Now that the Phillies have blown up their payroll by adding Cliff Lee, the total payroll looks to be over $160 million in 2011. Once regarded as greedy Gremlins who lurked in dark alleys, all of a sudden this Phillies ownership group is "committed to winning." But just how committed are they?
I thought it might be fun to watch the progression of the Phillies payroll in recent years. The chart below shows the progression of the total payroll since 2001.
Once referred to by Bill Giles as a "small market" in 1994, the Phillies payroll lived up to Bill's claim as recently as 2001 with a payroll of just $41.66 million. Ten years later the Phillies total payroll has skyrocketed to around $160 million.
Have the Phillies owners finally decided that winning is more important than making the most profit? The answer is no. As the charts below will indicate, the Phillies owners are no more or less committed in 2011 than they were in 2001.
You see, as much as Phillies fans don't want to admit it, the owners weren't paying because the fans weren't going. Bill Giles was right when he called Philadelphia a small market because at the time fans were not attending games. The next chart shows that the payroll went up at nearly the identical rate of the attendance.
As fans, we want to have an owner like a George Steinbrenner who is willing to pay whatever it takes to put a winner on the field. It sure would have been nice if the Phillies ownership group decided to forgo a little profit during some of the bad years to help build a team that fans wanted to see.
But the next chart shows that the Phillies ran the team no differently than any other club. They ran it like a business and their spending mirrored the attendance. It would have been nice if winning was the most important factor, but the Phils owners ran the team like a business.
|Year||Payroll Rank||Attendance Rank|
The moral of the story is this: the Phillies ownership group was not lining their pockets any more or less than the other owners. I am like many fans who crucified the owners when they weren't spending the way I hoped they would spend. For better or for worse, the Phillies owners let the books decide how much they would spend and they closely followed the bottom line.
But there might be a wrinkle to this tale. The Phillies maxed out the attendance last season, yet they increased the payroll close to $20 million this year. Are the rumors true that John Middleton took his profits from the $2.9 billion sale of his cigar company and decided to break the bank to get Cliff Lee? Or are they just running business as usual?
Before we turn our attention completely towards the next season, I thought it might be fun to break down the Phillies' wins and losses in 2010. Perhaps we can gain a little access into the mind set of the team and what we can expect next season.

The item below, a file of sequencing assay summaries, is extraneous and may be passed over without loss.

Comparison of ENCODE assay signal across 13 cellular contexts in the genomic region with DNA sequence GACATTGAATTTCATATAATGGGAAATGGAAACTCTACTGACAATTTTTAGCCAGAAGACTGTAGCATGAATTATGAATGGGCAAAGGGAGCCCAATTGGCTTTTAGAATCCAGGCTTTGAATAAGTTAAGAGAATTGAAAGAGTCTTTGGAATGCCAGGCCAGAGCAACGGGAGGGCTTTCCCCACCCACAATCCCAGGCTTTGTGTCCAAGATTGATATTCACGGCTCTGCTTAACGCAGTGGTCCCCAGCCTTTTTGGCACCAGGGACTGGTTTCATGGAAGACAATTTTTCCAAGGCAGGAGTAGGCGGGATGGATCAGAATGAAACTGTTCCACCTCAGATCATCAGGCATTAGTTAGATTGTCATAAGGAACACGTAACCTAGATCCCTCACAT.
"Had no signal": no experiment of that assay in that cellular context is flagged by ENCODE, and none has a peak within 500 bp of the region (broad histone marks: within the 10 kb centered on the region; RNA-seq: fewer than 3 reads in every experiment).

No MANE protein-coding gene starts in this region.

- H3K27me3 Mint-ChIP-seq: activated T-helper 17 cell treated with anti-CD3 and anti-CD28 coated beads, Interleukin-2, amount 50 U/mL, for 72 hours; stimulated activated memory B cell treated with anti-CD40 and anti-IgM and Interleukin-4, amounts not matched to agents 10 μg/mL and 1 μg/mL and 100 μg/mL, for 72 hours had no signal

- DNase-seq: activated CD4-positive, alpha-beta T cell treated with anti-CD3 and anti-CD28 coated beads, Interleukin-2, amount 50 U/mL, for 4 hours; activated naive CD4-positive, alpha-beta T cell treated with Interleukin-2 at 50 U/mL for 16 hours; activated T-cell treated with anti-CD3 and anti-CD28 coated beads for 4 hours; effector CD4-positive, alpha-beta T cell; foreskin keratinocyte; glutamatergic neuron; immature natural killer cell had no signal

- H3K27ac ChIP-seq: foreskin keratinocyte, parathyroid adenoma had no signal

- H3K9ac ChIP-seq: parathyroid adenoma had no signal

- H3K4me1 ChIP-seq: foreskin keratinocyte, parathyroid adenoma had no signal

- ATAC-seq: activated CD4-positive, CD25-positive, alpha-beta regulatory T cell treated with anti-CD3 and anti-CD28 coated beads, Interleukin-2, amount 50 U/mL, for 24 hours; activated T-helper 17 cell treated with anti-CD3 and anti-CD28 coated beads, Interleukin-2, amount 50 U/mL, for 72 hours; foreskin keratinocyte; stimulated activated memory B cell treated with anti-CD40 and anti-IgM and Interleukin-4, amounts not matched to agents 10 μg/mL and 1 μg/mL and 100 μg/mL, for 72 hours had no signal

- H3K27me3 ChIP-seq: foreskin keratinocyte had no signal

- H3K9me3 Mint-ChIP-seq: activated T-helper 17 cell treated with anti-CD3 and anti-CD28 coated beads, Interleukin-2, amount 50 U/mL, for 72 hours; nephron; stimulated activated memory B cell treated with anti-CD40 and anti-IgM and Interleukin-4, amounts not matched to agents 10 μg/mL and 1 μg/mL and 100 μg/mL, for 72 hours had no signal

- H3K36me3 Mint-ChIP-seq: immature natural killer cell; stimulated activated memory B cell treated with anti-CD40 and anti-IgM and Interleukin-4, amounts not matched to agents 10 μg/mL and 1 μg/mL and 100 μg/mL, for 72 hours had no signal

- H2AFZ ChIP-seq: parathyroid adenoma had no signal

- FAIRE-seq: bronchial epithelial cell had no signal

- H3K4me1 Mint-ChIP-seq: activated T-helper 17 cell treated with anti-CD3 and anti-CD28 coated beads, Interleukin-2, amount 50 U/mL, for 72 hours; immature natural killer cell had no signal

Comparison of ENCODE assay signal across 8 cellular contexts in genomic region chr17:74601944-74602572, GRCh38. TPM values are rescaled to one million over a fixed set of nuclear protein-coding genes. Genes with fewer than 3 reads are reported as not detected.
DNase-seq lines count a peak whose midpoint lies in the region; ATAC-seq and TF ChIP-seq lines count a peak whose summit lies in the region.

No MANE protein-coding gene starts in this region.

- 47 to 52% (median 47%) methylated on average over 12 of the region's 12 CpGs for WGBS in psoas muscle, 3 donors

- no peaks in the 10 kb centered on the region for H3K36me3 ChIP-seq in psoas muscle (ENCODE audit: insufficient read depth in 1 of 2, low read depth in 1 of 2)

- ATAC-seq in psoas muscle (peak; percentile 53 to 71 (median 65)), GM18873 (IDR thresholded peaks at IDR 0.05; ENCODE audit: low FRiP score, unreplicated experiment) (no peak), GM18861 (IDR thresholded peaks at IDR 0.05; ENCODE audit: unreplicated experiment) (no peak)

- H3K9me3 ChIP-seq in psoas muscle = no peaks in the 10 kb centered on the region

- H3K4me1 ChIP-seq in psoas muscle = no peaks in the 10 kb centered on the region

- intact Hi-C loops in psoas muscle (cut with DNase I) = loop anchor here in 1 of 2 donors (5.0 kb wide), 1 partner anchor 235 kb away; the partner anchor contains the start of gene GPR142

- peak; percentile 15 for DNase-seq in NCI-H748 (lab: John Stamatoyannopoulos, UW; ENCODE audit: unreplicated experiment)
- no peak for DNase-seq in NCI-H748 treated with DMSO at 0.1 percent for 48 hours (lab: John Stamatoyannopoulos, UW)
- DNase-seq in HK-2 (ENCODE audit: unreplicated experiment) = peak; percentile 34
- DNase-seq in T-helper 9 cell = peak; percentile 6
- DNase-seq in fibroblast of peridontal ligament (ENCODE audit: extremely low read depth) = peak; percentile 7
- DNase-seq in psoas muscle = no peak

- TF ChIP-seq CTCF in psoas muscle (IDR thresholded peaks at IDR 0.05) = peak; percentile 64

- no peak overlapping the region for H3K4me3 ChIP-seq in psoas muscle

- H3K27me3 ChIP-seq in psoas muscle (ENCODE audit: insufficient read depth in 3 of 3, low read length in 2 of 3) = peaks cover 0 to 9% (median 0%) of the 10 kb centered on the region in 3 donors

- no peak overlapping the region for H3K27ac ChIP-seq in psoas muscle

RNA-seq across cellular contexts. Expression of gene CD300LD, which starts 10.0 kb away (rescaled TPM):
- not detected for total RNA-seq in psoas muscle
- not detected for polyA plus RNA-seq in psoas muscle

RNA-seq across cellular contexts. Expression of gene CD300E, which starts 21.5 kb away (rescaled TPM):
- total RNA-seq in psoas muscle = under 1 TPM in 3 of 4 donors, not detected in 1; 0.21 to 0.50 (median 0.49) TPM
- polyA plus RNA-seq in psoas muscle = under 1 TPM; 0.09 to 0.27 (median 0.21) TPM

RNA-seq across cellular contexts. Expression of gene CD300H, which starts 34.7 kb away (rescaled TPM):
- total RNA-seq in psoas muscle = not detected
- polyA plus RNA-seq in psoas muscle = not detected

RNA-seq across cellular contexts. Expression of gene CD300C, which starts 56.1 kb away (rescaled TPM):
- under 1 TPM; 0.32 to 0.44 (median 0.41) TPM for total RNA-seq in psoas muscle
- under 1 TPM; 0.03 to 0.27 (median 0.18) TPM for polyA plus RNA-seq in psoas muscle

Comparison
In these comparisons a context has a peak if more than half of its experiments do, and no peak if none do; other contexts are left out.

For this particular exercise we will examine just wins and losses. I don't care how they got there; it's just the end result that matters this time. And we will be looking at very basic stats for the most part. The below chart shows the Phillies record against each division, home/road, righty/lefty, in extra innings, 1-run games, and day/night.
|vs East||vs Cen||vs West||Inter||Home||Road||vs RH||vs LH||Xtra Inn||1-Run||Day||Night||After win||After loss|
Most of the Phillies records didn't reveal a whole heck of a lot.
You can see clearly that the Phils did most of their damage against the NL East. They played 16 games over .500 against the NL East and just 6 games above .500 against the whole rest of the league. If Charlie Manuel decided to plot out exactly how the Phils would get their 97 wins, I bet it would look similar to this. Dominate your division opponents and play OK against the other guys - sounds like a good strategy, doesn't it?
Again, the Phillies followed a good winning formula: Play .500 or better on the road and play great at home. The Phillies road record of 43-35 may not blow your mind, but that was tied for the second best record in the NL and tied for third best in all of baseball. Unlike 2009, they played very well at home.
We all know that Phillies had a lot of left-handed hitters in their lineup and other teams LOVED to load up on their southpaw relievers. The Phils certainly fared better against right-handed starters, but not drastically better. They had a very good winning percentage of .605 against righties and a respectable .583 record against lefties.
A clear sign of a good baseball team is when they play well in pressure situations. The Phils handled the pressure just fine. Their extra inning record tied for the third best winning percentage in the majors. Their winning percentage in one-run games (.630) was by far the best in all of baseball and the second best percentage was 56 points less than the Phils.